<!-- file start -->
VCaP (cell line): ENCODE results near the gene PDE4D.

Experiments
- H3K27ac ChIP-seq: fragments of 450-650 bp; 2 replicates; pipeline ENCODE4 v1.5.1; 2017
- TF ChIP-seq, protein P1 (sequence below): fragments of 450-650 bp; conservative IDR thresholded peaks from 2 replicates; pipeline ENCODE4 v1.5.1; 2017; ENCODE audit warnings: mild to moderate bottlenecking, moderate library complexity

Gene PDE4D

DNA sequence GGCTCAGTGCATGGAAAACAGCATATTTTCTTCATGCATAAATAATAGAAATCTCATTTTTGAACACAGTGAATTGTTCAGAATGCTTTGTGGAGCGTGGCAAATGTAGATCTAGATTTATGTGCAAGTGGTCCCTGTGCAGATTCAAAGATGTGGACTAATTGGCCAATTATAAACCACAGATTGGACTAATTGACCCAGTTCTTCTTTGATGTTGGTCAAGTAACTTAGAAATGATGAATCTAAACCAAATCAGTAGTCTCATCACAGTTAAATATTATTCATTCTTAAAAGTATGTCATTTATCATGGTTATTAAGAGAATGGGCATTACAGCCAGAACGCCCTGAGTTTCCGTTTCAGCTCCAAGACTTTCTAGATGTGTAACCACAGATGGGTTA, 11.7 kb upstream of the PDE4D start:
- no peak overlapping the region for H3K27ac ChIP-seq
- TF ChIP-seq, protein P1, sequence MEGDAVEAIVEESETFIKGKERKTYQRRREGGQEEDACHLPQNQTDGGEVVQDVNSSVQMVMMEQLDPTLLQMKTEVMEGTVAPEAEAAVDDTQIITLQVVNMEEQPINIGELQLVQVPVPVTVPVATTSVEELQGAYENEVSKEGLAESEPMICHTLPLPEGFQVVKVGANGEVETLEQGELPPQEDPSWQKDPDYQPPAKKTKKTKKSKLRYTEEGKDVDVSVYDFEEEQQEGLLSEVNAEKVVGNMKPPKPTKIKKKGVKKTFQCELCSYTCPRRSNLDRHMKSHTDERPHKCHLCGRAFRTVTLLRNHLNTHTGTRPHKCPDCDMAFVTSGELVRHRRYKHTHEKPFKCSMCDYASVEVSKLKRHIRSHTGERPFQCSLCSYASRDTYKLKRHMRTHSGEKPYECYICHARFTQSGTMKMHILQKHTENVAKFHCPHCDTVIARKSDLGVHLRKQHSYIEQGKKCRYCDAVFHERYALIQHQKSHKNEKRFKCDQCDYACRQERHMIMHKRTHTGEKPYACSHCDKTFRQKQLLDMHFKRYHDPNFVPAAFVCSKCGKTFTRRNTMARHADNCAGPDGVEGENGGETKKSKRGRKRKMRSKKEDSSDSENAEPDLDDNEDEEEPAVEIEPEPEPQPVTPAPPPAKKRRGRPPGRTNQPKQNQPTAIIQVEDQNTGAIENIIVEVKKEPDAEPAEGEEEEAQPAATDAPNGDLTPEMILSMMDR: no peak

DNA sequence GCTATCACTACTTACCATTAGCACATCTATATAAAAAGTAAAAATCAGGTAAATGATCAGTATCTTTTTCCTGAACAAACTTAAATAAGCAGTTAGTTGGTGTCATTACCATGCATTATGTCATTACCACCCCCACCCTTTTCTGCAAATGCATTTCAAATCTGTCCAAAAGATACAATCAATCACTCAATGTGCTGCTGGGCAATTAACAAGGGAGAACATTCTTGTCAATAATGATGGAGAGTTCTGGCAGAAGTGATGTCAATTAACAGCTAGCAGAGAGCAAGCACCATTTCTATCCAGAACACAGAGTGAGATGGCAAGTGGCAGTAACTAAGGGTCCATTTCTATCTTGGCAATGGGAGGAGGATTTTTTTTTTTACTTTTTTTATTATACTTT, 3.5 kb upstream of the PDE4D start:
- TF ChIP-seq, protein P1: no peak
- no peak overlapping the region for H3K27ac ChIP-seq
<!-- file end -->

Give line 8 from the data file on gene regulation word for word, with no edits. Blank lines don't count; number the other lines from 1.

- TF ChIP-seq, protein P1, sequence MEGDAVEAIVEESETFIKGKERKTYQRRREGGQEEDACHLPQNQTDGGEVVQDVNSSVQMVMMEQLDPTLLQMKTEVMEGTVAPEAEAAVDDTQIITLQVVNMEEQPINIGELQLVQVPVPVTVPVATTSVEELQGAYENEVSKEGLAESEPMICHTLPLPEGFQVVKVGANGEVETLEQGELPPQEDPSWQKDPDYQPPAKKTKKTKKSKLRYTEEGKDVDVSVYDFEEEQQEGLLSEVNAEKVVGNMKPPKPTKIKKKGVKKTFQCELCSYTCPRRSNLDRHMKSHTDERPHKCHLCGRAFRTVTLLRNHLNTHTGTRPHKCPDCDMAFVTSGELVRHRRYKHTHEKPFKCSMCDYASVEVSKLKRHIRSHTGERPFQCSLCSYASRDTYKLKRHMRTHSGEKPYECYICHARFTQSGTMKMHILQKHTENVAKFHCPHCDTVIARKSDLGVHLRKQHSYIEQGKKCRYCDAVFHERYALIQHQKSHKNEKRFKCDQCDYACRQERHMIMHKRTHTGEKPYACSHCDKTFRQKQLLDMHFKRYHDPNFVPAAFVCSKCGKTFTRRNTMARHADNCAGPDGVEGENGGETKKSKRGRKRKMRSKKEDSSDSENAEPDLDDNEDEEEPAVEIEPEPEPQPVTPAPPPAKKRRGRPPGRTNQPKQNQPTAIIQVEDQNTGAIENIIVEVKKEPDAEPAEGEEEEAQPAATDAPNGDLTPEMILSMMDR: no peak